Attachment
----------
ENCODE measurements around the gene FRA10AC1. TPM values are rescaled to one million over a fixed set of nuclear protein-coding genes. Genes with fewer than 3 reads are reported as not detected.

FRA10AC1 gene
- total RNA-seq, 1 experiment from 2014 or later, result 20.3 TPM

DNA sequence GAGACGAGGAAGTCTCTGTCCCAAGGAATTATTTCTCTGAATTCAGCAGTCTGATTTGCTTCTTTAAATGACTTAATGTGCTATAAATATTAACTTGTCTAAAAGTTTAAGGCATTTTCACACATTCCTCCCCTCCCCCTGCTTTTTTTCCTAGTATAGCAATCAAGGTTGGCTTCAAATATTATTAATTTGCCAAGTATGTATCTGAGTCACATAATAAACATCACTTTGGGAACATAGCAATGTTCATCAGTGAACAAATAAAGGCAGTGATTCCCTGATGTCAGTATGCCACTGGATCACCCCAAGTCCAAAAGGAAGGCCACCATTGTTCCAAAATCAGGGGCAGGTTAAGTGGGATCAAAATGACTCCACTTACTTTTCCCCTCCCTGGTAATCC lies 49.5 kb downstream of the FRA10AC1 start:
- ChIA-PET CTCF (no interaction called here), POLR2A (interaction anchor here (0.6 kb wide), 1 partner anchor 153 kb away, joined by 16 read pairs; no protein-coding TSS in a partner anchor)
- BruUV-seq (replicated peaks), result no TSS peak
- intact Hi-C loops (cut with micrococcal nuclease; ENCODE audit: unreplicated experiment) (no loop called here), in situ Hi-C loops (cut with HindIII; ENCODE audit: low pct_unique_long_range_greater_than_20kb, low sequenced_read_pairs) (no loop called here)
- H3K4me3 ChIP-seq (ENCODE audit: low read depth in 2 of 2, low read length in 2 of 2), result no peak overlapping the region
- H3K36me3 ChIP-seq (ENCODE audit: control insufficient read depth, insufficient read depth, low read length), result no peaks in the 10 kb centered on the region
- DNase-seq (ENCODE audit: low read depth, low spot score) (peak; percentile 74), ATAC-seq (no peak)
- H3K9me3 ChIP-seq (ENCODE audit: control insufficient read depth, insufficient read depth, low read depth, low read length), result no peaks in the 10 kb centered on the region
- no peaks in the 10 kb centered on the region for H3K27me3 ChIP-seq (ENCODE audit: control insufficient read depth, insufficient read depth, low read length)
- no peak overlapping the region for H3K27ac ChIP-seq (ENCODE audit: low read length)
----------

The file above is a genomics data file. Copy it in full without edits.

ENCODE measurements around the gene FRA10AC1. TPM values are rescaled to one million over a fixed set of nuclear protein-coding genes. Genes with fewer than 3 reads are reported as not detected.

FRA10AC1 gene
- total RNA-seq, 1 experiment from 2014 or later, result 20.3 TPM

DNA sequence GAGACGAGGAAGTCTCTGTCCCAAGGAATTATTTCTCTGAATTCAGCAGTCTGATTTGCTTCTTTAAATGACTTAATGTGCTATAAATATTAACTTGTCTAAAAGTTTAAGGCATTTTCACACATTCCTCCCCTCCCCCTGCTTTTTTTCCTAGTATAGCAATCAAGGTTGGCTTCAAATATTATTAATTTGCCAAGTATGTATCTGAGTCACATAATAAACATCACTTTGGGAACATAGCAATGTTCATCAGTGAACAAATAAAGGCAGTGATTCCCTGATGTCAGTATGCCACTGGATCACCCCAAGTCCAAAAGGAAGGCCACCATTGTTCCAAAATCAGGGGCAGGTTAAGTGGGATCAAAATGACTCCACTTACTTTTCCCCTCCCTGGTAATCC lies 49.5 kb downstream of the FRA10AC1 start:
- ChIA-PET CTCF (no interaction called here), POLR2A (interaction anchor here (0.6 kb wide), 1 partner anchor 153 kb away, joined by 16 read pairs; no protein-coding TSS in a partner anchor)
- BruUV-seq (replicated peaks), result no TSS peak
- intact Hi-C loops (cut with micrococcal nuclease; ENCODE audit: unreplicated experiment) (no loop called here), in situ Hi-C loops (cut with HindIII; ENCODE audit: low pct_unique_long_range_greater_than_20kb, low sequenced_read_pairs) (no loop called here)
- H3K4me3 ChIP-seq (ENCODE audit: low read depth in 2 of 2, low read length in 2 of 2), result no peak overlapping the region
- H3K36me3 ChIP-seq (ENCODE audit: control insufficient read depth, insufficient read depth, low read length), result no peaks in the 10 kb centered on the region
- DNase-seq (ENCODE audit: low read depth, low spot score) (peak; percentile 74), ATAC-seq (no peak)
- H3K9me3 ChIP-seq (ENCODE audit: control insufficient read depth, insufficient read depth, low read depth, low read length), result no peaks in the 10 kb centered on the region
- no peaks in the 10 kb centered on the region for H3K27me3 ChIP-seq (ENCODE audit: control insufficient read depth, insufficient read depth, low read length)
- no peak overlapping the region for H3K27ac ChIP-seq (ENCODE audit: low read length)